• Potential conflict of interest: Nothing to report.

We appreciate the interest and the comments by Dr. Knisely about our work recently published in Hepatology,[1] in which we propose that a newly described mutation in the ABCB11 gene may predispose to benign recurrent intrahepatic cholestasis through a regulatory mechanism at the lobular level.

To adequately support this proposal, we examined the predicted pathogenicity of the c.221T>G mutation, which results in an amino acid change p.Ile74Arg in the first transmembrane domain. This mutation changes a weakly conserved amino acid and the physicochemical difference between Ile and Arg is moderate (Grantham score 97). In addition, this mutation could introduce a new splice acceptor site resulting in nonsense mediated messenger RNA (mRNA) decay.

We agree that immunohistochemically assessed expression of other canalicular transporter homologs of bile salt export pump (BSEP) such as the products of ABCB4 or ABCC2 could have been tested. However, cholestasis with normal GGT does not occur typically in patients carrying these mutations. The additional immunohistochemical staining of this patient's liver using anti-ABCB4 (MDR3) antibodies did not show any zonal distribution of this protein (Fig. 1). Moreover, all coding sequences, including the flanking intron sequences of the ABCB4 and ATP8B1 genes, were analyzed without evidence for pathogenic mutations in this patient.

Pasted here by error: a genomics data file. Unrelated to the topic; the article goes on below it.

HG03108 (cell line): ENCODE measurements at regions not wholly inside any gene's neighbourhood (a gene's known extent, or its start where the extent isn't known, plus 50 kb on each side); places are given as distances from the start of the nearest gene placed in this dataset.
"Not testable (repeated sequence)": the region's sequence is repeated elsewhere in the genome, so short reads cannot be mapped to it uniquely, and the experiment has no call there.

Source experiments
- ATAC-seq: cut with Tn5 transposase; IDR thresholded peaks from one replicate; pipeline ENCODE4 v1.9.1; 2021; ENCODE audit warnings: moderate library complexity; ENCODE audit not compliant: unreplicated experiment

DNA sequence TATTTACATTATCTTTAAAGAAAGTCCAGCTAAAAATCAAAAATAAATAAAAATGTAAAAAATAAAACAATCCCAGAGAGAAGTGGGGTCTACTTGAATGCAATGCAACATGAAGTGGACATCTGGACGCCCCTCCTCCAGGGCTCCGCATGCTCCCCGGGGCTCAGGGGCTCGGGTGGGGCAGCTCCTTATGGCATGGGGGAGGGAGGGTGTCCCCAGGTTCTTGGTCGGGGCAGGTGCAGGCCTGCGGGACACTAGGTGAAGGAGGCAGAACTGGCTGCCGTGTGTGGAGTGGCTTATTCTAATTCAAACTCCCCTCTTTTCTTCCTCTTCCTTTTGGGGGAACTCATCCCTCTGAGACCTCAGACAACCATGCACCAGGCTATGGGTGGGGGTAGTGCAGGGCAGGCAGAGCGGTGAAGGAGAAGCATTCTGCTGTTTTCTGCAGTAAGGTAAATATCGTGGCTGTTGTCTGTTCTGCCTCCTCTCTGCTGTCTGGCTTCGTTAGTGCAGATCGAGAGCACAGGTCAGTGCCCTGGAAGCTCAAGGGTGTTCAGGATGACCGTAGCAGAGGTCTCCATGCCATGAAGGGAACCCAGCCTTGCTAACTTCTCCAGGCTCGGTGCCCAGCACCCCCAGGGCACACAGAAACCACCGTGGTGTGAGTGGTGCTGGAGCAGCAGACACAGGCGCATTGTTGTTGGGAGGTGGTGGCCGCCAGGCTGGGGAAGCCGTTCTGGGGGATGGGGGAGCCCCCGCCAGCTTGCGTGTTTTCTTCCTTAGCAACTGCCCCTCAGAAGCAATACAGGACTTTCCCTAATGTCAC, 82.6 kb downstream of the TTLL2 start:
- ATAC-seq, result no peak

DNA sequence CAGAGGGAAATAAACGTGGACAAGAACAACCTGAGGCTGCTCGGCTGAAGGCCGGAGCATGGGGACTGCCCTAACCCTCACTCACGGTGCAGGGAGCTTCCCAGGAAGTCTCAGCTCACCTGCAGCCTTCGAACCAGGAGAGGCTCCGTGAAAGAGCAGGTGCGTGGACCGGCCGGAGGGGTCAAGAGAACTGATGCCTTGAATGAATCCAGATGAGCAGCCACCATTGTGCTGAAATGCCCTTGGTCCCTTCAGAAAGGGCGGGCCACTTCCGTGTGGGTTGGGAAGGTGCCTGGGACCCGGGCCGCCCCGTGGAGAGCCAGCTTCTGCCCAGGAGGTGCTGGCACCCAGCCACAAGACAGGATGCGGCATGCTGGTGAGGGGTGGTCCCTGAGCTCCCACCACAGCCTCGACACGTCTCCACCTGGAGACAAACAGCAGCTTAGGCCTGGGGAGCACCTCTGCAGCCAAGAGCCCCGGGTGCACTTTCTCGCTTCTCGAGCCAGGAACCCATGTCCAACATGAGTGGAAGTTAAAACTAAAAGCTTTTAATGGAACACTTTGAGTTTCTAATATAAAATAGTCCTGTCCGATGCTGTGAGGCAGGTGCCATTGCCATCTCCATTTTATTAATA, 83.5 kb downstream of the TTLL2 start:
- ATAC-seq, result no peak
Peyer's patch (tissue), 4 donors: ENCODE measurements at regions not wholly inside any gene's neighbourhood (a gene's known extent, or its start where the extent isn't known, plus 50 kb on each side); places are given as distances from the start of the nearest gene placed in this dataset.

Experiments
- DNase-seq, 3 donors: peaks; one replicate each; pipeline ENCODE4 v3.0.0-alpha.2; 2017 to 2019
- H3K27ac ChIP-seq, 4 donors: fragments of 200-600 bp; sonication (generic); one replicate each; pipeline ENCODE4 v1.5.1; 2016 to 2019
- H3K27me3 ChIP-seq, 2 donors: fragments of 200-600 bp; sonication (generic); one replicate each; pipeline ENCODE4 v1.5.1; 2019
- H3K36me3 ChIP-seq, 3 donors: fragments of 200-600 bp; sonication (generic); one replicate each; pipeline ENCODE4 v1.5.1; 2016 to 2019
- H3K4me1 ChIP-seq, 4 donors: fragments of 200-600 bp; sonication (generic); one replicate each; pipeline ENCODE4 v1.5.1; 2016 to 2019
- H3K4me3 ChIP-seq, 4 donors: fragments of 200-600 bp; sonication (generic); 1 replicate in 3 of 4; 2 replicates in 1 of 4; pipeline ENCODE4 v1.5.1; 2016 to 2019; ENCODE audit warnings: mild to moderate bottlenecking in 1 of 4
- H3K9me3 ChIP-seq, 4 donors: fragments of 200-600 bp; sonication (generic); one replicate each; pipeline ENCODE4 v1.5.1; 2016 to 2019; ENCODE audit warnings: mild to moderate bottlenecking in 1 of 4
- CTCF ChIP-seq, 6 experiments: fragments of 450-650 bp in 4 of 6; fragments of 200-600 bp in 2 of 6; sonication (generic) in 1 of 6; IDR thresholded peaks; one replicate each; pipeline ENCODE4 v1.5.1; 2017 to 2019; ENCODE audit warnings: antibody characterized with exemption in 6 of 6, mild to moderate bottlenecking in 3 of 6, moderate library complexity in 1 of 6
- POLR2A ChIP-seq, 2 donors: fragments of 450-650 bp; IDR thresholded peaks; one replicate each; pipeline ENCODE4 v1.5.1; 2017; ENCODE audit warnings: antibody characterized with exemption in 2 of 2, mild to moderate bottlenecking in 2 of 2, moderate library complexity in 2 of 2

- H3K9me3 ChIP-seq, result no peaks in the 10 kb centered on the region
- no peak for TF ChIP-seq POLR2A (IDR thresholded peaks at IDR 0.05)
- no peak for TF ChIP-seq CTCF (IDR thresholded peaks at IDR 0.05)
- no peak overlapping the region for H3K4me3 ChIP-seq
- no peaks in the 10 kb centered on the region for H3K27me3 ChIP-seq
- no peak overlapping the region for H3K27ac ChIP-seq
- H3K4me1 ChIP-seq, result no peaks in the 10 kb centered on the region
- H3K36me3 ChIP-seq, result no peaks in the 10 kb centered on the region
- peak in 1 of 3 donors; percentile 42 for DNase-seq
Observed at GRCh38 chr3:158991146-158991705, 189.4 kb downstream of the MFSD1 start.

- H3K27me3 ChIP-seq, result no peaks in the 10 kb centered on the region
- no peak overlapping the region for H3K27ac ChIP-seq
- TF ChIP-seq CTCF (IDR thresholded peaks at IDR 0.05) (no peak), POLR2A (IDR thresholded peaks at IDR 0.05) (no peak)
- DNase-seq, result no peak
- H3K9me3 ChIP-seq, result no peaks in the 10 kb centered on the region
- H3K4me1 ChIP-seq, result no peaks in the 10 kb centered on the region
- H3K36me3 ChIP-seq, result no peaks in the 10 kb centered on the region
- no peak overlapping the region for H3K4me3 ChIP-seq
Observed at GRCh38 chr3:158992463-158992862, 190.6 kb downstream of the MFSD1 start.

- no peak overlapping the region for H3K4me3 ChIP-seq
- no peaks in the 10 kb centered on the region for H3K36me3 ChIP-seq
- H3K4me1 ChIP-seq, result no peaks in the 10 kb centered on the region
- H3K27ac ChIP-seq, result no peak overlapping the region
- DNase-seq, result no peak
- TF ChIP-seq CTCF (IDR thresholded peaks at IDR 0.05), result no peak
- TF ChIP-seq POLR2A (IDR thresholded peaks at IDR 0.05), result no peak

Figure 1.

Canalicular immunohistochemical staining with anti-ABCB4 (MDR3) antibodies showing a homogeneous distribution of this protein also in zone 3 around the central vein (arrow).

Certainly we endorse the possibility of testing mutations of genes with products that specifically modulate the expression of wild-type BSEP,[2] but in this case gene-profiling experiments going beyond the design of this clinical case would be needed.

Furthermore, testing of affected family members would be helpful in determining whether cholestasis in this patient was due to the observed genetic change.

In conclusion, based on the genetic and new immunohistochemical results obtained in this patient, we suggest that the c.221T>G mutation, possibly in combination with other abnormalities, can contribute to the pathogenesis of BRIC 2. We share, however, Dr. Knisely's opinion that caution is needed when interpreting immunohistochemical studies and we underscore the need for further investigation of the association between this mutation and BRIC 2.

  • Sheida Moghadamrad, M.Sc.1

  • Matteo Montani, M.D.2

  • Andrea De Gottardi, M.D., Ph.D.1

  • 1Department of Clinical Research

  • Hepatology Study Group

  • University of Berne, Berne,

  • Switzerland

  • 2Department of Pathology

  • University of Berne, Berne,

  • Switzerland